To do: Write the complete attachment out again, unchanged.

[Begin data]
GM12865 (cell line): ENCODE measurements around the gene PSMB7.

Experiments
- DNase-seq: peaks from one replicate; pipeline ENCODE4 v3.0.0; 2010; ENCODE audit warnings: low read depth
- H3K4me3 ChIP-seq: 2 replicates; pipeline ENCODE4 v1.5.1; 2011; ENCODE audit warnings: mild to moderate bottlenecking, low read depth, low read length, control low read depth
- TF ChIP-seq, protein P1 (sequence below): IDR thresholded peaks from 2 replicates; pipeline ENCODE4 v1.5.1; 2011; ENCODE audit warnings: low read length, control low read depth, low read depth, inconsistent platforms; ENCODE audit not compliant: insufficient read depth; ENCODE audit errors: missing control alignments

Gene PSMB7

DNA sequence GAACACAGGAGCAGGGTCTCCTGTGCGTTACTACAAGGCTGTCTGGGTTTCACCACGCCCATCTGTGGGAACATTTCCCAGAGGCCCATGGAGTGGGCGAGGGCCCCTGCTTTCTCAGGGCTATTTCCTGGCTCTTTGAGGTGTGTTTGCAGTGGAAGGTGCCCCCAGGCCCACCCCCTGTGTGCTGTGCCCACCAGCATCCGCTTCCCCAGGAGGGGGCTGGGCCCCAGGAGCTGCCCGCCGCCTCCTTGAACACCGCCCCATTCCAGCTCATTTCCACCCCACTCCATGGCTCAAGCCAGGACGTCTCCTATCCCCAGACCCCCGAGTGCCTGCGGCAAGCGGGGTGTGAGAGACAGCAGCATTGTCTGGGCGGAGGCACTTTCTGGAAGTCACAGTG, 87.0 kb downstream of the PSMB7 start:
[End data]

GM12865 (cell line): ENCODE measurements around the gene PSMB7.

Experiments
- DNase-seq: peaks from one replicate; pipeline ENCODE4 v3.0.0; 2010; ENCODE audit warnings: low read depth
- H3K4me3 ChIP-seq: 2 replicates; pipeline ENCODE4 v1.5.1; 2011; ENCODE audit warnings: mild to moderate bottlenecking, low read depth, low read length, control low read depth
- TF ChIP-seq, protein P1 (sequence below): IDR thresholded peaks from 2 replicates; pipeline ENCODE4 v1.5.1; 2011; ENCODE audit warnings: low read length, control low read depth, low read depth, inconsistent platforms; ENCODE audit not compliant: insufficient read depth; ENCODE audit errors: missing control alignments

Gene PSMB7

DNA sequence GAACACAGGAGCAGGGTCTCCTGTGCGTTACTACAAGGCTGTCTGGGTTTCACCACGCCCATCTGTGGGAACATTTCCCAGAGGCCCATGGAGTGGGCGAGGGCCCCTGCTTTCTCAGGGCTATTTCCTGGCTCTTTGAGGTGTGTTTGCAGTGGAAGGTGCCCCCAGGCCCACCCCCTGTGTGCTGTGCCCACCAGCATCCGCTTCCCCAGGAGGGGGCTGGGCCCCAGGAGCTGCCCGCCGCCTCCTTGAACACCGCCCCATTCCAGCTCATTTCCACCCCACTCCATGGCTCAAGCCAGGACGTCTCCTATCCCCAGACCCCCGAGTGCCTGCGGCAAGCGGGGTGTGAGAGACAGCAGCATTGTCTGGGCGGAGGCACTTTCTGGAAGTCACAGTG, 87.0 kb downstream of the PSMB7 start: